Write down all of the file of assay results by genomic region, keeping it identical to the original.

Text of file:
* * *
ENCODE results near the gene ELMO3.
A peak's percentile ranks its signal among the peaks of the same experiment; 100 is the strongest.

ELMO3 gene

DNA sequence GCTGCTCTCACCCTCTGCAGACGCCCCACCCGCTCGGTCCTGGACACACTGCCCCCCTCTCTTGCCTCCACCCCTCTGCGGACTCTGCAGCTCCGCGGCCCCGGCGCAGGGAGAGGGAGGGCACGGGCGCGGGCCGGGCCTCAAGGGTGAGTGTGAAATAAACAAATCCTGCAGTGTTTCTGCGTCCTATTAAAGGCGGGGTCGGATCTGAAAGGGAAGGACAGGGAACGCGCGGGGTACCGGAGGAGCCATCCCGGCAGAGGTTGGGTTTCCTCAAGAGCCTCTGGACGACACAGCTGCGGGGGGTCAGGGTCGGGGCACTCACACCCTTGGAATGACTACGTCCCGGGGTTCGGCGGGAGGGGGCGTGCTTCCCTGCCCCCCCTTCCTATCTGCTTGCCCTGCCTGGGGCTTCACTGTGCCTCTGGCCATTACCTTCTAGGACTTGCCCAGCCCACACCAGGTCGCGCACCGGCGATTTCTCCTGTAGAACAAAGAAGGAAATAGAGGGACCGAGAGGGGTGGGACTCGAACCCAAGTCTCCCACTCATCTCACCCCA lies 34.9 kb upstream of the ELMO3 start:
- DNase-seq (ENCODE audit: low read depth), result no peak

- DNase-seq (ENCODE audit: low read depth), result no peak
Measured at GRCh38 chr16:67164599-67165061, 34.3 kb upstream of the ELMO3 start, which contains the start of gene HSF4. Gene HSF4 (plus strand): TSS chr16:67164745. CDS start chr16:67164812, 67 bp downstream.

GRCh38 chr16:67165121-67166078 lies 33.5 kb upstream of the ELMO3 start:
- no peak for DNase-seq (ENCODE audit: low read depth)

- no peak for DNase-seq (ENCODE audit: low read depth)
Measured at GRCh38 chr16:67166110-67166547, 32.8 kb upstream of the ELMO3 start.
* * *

ENCODE results near the gene ELMO3.
A peak's percentile ranks its signal among the peaks of the same experiment; 100 is the strongest.

ELMO3 gene

DNA sequence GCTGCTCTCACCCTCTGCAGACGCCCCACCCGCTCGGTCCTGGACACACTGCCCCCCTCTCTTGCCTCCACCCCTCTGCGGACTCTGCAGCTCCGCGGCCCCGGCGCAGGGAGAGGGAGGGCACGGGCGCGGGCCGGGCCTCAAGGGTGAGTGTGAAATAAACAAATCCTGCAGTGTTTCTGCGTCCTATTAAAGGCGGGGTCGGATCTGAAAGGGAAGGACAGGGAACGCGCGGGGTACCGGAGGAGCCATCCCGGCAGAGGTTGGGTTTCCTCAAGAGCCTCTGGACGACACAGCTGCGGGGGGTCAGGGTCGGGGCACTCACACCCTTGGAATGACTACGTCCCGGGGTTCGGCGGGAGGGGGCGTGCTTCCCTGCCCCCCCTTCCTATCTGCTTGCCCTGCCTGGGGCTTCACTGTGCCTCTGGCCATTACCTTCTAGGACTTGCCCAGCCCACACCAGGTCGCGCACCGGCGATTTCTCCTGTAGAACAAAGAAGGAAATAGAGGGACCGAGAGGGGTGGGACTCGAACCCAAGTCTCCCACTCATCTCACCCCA lies 34.9 kb upstream of the ELMO3 start:
- DNase-seq (ENCODE audit: low read depth), result no peak

- DNase-seq (ENCODE audit: low read depth), result no peak
Measured at GRCh38 chr16:67164599-67165061, 34.3 kb upstream of the ELMO3 start, which contains the start of gene HSF4. Gene HSF4 (plus strand): TSS chr16:67164745. CDS start chr16:67164812, 67 bp downstream.

GRCh38 chr16:67165121-67166078 lies 33.5 kb upstream of the ELMO3 start:
- no peak for DNase-seq (ENCODE audit: low read depth)

- no peak for DNase-seq (ENCODE audit: low read depth)
Measured at GRCh38 chr16:67166110-67166547, 32.8 kb upstream of the ELMO3 start.